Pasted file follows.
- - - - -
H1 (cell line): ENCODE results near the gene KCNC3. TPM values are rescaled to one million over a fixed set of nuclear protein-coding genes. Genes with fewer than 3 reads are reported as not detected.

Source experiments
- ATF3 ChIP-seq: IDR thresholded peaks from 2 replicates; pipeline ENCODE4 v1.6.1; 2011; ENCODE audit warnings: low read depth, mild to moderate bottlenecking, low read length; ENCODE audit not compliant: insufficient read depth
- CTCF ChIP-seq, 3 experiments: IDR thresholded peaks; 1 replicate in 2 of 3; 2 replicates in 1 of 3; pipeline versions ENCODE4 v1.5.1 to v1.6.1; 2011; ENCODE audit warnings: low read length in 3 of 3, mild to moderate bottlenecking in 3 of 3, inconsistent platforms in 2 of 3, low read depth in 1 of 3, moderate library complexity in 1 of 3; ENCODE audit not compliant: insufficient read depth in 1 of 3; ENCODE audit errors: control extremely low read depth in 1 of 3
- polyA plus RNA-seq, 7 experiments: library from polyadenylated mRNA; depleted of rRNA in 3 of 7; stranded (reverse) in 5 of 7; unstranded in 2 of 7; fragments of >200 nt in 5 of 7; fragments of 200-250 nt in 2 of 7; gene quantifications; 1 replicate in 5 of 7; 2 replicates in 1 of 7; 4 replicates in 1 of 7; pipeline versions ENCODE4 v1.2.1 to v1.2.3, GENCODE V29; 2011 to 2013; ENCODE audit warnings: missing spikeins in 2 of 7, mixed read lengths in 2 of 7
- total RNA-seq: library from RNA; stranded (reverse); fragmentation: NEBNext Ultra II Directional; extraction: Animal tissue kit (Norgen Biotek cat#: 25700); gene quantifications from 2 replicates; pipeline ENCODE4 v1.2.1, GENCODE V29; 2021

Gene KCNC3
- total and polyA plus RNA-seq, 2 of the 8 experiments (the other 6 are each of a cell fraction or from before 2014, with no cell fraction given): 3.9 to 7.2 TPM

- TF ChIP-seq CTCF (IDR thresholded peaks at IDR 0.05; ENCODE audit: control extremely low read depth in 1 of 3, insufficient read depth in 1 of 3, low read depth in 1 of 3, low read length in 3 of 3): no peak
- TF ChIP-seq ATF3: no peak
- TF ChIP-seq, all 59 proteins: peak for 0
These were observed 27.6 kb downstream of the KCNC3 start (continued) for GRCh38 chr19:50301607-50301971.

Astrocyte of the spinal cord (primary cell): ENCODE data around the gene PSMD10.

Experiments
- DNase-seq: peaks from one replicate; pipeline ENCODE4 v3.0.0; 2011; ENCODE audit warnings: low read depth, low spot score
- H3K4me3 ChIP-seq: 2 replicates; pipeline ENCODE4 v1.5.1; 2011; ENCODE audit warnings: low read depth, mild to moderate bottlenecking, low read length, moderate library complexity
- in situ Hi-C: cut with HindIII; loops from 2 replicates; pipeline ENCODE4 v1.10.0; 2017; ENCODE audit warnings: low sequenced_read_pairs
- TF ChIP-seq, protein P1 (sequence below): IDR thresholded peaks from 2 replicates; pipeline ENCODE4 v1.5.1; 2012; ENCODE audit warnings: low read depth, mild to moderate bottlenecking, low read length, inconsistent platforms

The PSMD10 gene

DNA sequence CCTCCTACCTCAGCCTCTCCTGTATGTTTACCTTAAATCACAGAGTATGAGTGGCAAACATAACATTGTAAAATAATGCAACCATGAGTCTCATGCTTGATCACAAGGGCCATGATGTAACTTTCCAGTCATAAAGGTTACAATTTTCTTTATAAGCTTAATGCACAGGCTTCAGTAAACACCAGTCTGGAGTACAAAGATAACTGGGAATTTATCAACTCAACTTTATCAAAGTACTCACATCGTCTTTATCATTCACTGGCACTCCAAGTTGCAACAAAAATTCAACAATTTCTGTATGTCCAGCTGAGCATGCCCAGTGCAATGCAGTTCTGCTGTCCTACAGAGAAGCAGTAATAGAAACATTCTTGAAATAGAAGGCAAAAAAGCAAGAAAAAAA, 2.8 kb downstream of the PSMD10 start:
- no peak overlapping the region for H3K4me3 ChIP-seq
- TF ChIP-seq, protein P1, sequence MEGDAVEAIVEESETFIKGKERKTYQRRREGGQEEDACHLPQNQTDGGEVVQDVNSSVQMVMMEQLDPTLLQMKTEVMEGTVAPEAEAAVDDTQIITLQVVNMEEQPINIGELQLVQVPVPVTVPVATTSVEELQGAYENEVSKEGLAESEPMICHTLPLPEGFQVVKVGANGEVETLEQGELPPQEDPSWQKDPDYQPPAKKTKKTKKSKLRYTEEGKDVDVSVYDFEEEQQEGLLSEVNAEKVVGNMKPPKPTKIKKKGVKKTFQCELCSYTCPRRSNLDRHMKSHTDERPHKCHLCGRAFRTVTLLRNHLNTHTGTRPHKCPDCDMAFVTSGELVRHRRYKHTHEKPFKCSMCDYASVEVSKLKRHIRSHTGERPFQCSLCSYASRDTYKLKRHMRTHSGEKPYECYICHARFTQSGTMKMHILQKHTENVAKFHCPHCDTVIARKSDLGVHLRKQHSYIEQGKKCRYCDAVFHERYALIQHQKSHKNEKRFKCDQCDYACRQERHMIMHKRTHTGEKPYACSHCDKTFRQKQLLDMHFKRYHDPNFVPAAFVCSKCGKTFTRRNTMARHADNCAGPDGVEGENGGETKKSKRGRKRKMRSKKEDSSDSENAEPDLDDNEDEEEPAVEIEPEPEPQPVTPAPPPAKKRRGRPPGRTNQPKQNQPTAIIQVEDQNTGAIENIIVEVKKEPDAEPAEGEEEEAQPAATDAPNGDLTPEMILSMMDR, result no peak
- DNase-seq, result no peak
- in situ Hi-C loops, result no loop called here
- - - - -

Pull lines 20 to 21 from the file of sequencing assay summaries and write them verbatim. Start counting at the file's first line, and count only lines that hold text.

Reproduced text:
DNA sequence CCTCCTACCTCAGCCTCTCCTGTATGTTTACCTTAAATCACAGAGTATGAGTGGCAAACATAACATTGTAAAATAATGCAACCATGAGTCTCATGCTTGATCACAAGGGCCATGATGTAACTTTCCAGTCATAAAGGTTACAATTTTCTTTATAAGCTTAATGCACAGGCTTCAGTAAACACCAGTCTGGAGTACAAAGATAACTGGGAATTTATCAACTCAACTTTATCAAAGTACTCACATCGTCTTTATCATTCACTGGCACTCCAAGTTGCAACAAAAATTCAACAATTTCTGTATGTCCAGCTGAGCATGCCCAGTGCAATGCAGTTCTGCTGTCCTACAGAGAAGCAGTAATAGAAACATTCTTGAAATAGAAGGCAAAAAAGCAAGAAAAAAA, 2.8 kb downstream of the PSMD10 start:
- no peak overlapping the region for H3K4me3 ChIP-seq